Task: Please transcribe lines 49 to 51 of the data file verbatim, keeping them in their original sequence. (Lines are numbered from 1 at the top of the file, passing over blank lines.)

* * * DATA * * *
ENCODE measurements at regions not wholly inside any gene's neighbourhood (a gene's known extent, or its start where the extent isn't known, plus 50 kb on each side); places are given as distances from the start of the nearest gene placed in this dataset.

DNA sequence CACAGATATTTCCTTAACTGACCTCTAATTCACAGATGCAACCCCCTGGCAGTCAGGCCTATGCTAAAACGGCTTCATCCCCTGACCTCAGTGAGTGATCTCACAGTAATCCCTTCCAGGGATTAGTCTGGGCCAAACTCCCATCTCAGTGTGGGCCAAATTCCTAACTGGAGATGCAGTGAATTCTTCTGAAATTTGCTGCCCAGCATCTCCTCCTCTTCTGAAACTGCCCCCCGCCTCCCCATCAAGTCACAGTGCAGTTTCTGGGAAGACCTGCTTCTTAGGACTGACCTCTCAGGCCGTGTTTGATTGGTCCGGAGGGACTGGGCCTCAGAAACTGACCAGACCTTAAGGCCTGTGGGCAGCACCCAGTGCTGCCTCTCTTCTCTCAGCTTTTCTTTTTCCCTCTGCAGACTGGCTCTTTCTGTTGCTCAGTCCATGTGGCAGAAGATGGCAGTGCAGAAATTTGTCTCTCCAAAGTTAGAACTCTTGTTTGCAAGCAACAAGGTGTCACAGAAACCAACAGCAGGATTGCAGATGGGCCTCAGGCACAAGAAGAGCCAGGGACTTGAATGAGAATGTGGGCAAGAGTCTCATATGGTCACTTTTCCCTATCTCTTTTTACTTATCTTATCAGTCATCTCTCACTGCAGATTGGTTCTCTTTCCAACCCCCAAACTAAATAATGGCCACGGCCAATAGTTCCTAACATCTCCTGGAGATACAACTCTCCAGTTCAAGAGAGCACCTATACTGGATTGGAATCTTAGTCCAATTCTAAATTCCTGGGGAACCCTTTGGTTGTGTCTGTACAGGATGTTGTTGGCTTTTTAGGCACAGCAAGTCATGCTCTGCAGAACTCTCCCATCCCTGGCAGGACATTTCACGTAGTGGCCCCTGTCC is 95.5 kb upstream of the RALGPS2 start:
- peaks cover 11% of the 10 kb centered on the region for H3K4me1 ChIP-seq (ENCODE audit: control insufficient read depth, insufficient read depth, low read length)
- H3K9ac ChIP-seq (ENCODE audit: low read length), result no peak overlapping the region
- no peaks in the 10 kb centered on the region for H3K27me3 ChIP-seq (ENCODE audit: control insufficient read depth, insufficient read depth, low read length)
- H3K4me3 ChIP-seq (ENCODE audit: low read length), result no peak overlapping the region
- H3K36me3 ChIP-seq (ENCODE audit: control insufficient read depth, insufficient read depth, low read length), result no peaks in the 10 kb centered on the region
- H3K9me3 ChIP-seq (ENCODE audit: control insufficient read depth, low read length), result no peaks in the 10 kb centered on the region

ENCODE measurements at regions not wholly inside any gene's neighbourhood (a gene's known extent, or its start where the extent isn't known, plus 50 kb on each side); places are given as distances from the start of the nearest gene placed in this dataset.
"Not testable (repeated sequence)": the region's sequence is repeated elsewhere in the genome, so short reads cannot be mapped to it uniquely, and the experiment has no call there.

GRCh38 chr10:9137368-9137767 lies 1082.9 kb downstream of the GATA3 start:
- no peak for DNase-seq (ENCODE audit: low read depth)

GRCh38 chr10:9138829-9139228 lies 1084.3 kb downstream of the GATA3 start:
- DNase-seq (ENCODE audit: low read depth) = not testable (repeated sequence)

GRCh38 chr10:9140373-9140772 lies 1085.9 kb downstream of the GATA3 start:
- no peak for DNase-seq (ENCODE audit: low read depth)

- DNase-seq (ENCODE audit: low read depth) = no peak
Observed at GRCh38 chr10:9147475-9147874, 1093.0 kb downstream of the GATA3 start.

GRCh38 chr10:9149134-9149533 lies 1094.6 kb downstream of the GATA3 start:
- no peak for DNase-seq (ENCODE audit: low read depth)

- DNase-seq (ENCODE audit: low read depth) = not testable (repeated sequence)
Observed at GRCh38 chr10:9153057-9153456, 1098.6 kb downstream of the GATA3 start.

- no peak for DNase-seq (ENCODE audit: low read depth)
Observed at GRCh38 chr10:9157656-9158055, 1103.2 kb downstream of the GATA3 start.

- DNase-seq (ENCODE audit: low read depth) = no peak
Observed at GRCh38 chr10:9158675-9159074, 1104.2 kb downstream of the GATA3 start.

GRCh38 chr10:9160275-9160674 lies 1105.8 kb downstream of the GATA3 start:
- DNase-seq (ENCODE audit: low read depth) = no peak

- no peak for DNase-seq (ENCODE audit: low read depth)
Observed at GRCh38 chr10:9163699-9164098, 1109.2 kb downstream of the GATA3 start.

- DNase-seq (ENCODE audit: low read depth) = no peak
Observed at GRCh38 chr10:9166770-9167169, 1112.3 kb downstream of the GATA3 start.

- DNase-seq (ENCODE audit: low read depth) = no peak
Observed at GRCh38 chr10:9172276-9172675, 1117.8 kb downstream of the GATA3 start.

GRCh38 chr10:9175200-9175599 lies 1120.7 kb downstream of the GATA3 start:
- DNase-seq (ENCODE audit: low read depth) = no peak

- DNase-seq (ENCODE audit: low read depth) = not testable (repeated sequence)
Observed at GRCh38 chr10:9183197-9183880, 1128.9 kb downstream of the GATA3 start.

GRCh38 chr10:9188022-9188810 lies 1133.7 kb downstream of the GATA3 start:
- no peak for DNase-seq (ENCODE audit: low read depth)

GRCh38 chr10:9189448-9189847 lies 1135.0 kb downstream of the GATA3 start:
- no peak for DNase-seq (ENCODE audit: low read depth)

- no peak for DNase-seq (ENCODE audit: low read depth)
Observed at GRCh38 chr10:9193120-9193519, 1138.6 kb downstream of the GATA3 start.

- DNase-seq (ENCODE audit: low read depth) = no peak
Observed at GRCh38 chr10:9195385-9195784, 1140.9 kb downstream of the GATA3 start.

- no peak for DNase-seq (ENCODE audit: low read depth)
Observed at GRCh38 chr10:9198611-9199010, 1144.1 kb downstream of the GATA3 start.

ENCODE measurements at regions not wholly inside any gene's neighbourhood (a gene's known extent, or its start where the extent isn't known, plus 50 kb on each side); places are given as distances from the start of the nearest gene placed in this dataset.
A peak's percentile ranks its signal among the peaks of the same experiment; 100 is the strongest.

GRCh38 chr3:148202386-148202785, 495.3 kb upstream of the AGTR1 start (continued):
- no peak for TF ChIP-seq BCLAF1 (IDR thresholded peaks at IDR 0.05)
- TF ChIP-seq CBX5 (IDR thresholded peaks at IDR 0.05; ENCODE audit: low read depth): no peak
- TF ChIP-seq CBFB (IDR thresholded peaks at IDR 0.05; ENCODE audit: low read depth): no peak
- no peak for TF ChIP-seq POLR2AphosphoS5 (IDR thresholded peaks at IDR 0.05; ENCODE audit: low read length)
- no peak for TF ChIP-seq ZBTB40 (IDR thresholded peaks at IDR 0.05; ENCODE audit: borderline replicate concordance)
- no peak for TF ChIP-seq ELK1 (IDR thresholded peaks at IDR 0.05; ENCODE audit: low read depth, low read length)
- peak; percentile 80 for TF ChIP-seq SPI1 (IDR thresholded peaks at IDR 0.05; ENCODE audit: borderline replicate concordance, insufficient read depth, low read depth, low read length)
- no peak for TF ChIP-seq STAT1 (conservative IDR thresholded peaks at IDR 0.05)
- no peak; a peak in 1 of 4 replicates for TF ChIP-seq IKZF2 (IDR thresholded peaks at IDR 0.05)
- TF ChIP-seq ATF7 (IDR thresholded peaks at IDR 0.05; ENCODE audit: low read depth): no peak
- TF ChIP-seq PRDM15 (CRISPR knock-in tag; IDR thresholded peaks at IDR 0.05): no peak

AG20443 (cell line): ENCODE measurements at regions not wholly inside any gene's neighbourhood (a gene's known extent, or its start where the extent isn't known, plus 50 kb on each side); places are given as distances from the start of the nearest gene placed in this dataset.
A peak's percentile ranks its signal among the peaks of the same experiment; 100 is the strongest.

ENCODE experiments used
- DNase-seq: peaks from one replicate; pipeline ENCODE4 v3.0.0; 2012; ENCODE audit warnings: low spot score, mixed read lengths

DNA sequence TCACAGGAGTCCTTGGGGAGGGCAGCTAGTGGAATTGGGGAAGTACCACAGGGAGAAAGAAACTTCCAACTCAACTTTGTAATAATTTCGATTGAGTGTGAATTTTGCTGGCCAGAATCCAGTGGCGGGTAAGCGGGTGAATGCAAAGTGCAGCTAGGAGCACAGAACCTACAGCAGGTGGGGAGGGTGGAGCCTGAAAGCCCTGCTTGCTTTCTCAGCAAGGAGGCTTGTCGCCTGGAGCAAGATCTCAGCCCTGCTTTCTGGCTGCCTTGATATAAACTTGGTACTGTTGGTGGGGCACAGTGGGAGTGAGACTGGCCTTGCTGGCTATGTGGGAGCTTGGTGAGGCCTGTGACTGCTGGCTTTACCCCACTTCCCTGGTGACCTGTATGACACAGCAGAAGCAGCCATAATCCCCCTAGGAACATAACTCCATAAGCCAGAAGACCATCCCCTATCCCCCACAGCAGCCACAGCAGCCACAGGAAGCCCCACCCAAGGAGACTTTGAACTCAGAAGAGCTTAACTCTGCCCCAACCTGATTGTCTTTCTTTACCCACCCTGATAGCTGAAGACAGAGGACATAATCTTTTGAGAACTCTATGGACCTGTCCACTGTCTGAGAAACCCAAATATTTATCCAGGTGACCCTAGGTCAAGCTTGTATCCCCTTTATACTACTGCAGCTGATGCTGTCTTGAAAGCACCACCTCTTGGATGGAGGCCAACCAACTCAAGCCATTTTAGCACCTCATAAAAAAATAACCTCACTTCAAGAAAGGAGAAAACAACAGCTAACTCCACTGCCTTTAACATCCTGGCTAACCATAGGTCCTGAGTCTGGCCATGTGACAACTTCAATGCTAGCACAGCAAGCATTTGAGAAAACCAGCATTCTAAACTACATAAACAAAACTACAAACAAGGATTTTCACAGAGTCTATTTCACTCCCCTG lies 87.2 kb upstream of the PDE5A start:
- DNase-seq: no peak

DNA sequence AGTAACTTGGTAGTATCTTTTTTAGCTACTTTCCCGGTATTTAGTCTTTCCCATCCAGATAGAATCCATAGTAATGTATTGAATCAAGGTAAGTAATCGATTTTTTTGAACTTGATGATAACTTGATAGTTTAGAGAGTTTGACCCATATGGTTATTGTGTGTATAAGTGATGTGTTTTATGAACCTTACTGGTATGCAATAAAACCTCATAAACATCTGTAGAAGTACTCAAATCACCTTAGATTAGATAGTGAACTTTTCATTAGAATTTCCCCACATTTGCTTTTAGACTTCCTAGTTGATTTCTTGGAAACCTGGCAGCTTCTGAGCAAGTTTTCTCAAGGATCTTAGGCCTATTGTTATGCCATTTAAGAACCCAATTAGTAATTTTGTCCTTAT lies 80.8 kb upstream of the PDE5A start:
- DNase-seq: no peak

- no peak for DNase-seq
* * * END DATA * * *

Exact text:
ENCODE measurements at regions not wholly inside any gene's neighbourhood (a gene's known extent, or its start where the extent isn't known, plus 50 kb on each side); places are given as distances from the start of the nearest gene placed in this dataset.
A peak's percentile ranks its signal among the peaks of the same experiment; 100 is the strongest.

GRCh38 chr3:148202386-148202785, 495.3 kb upstream of the AGTR1 start (continued):